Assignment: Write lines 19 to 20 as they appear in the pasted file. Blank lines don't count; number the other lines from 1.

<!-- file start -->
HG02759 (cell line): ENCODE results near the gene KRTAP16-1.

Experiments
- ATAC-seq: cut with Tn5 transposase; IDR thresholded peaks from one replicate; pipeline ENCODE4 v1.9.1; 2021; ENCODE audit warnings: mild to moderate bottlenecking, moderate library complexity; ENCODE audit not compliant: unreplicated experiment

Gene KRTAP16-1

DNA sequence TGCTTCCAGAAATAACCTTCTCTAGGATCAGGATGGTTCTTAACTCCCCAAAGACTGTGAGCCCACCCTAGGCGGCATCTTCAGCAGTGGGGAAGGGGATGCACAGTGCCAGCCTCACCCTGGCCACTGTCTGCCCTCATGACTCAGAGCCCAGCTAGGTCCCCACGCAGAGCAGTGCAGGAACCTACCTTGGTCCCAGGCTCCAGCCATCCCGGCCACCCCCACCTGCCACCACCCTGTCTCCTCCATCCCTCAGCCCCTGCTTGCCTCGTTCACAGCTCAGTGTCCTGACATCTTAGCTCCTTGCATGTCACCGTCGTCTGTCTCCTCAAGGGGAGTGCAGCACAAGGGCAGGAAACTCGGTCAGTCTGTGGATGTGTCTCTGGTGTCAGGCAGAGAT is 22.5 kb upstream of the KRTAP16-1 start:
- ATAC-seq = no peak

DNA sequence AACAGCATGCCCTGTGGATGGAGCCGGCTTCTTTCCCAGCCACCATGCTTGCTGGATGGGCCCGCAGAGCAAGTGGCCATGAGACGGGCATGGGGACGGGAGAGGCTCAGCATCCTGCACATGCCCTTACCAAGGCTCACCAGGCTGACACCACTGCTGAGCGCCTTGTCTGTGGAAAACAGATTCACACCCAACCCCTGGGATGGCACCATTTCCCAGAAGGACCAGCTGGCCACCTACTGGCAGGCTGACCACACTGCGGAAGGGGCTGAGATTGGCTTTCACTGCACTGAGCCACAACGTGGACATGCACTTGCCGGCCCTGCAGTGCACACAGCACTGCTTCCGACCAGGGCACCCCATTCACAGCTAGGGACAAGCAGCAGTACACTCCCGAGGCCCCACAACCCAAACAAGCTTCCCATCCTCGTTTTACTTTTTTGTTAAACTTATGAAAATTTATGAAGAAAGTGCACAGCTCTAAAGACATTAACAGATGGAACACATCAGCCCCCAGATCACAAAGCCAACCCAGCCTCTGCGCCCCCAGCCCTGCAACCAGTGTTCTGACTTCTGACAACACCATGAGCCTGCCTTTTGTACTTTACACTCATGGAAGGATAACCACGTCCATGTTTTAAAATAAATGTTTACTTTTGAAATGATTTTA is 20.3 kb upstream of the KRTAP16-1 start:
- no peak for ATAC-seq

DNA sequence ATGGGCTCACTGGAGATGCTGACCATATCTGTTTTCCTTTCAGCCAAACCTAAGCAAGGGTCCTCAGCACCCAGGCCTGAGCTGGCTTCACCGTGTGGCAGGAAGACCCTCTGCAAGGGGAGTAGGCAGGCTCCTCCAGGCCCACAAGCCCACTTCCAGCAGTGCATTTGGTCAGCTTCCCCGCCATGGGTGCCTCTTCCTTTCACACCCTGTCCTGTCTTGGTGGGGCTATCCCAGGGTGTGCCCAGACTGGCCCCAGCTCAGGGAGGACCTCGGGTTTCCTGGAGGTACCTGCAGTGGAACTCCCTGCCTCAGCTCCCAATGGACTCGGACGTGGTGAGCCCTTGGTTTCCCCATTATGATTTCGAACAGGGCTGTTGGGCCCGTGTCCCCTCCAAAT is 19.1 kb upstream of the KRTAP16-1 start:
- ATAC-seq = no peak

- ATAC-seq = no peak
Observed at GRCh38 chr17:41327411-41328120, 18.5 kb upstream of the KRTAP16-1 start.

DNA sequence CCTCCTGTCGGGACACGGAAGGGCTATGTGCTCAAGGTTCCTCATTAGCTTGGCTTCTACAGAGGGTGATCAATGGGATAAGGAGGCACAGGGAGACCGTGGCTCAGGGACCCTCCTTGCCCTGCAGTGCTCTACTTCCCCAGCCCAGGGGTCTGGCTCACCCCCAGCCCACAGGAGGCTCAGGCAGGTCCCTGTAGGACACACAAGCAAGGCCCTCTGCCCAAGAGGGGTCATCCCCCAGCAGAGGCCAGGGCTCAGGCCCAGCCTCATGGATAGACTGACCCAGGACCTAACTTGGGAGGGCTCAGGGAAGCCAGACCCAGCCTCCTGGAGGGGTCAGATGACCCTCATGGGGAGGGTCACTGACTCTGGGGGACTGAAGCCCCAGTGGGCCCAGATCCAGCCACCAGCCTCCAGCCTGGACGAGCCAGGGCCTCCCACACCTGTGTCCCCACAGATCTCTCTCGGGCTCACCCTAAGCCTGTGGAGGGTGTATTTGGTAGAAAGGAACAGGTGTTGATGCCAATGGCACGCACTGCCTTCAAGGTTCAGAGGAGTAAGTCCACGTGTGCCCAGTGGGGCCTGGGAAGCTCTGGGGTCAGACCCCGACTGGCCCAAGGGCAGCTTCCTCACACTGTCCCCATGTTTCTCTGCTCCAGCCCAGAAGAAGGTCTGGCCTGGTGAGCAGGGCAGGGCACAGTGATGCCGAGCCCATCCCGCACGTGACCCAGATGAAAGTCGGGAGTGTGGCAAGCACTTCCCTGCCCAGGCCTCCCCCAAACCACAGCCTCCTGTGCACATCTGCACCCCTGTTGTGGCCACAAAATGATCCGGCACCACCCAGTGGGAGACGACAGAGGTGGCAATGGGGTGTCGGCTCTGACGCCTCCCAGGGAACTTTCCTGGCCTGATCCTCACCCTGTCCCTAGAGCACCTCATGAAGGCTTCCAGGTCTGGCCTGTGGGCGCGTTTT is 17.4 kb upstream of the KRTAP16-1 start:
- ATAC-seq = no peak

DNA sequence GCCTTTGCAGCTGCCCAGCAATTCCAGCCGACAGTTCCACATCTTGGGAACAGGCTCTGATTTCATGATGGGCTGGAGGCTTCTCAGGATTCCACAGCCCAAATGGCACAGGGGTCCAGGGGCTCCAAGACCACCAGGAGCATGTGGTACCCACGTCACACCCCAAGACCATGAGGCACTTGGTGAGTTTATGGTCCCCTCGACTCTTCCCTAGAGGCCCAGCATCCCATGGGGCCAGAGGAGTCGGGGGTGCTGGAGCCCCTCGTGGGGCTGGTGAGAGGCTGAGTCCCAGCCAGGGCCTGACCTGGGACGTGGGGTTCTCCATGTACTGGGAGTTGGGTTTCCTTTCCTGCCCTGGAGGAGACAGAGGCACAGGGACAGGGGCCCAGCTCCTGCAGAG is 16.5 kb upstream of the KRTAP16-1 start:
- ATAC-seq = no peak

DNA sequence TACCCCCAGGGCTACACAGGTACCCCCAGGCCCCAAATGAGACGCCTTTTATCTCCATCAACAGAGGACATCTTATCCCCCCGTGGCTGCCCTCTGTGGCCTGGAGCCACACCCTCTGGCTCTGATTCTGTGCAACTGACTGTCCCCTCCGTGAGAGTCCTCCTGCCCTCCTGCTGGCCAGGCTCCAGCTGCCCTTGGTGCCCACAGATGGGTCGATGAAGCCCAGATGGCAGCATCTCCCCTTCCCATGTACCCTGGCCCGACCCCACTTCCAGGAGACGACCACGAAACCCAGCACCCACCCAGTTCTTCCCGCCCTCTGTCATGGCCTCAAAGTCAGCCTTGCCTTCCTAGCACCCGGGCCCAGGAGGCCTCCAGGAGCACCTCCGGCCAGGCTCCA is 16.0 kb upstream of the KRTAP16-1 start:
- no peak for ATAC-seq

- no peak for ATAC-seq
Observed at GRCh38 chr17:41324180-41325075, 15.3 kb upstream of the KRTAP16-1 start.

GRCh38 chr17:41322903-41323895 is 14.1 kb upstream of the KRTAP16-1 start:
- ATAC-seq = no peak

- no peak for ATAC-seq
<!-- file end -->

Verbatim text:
- no peak for ATAC-seq
Observed at GRCh38 chr17:41324180-41325075, 15.3 kb upstream of the KRTAP16-1 start.